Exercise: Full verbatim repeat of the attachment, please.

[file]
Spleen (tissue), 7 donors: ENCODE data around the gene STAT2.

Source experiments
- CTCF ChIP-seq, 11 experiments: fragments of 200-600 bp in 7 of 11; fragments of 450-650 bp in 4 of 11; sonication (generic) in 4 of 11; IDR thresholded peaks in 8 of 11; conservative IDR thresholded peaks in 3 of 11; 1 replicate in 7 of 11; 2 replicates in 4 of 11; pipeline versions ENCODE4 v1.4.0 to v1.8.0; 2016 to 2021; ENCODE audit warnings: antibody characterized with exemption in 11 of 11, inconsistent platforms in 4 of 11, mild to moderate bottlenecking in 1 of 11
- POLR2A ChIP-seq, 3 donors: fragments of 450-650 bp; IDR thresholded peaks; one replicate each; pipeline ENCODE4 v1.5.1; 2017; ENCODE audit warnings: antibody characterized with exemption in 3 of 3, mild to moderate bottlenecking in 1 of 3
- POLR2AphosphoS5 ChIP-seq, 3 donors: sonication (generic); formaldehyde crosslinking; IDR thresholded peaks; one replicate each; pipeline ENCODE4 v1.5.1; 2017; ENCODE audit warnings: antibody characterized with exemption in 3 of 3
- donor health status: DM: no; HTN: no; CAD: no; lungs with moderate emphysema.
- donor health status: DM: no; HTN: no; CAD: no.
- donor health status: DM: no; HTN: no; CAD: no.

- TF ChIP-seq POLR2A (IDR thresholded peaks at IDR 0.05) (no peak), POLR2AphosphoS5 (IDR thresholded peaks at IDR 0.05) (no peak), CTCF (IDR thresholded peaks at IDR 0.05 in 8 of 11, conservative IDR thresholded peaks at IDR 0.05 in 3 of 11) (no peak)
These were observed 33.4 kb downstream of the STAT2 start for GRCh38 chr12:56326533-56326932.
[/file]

Spleen (tissue), 7 donors: ENCODE data around the gene STAT2.

Source experiments
- CTCF ChIP-seq, 11 experiments: fragments of 200-600 bp in 7 of 11; fragments of 450-650 bp in 4 of 11; sonication (generic) in 4 of 11; IDR thresholded peaks in 8 of 11; conservative IDR thresholded peaks in 3 of 11; 1 replicate in 7 of 11; 2 replicates in 4 of 11; pipeline versions ENCODE4 v1.4.0 to v1.8.0; 2016 to 2021; ENCODE audit warnings: antibody characterized with exemption in 11 of 11, inconsistent platforms in 4 of 11, mild to moderate bottlenecking in 1 of 11
- POLR2A ChIP-seq, 3 donors: fragments of 450-650 bp; IDR thresholded peaks; one replicate each; pipeline ENCODE4 v1.5.1; 2017; ENCODE audit warnings: antibody characterized with exemption in 3 of 3, mild to moderate bottlenecking in 1 of 3
- POLR2AphosphoS5 ChIP-seq, 3 donors: sonication (generic); formaldehyde crosslinking; IDR thresholded peaks; one replicate each; pipeline ENCODE4 v1.5.1; 2017; ENCODE audit warnings: antibody characterized with exemption in 3 of 3
- donor health status: DM: no; HTN: no; CAD: no; lungs with moderate emphysema.
- donor health status: DM: no; HTN: no; CAD: no.
- donor health status: DM: no; HTN: no; CAD: no.

- TF ChIP-seq POLR2A (IDR thresholded peaks at IDR 0.05) (no peak), POLR2AphosphoS5 (IDR thresholded peaks at IDR 0.05) (no peak), CTCF (IDR thresholded peaks at IDR 0.05 in 8 of 11, conservative IDR thresholded peaks at IDR 0.05 in 3 of 11) (no peak)
These were observed 33.4 kb downstream of the STAT2 start for GRCh38 chr12:56326533-56326932.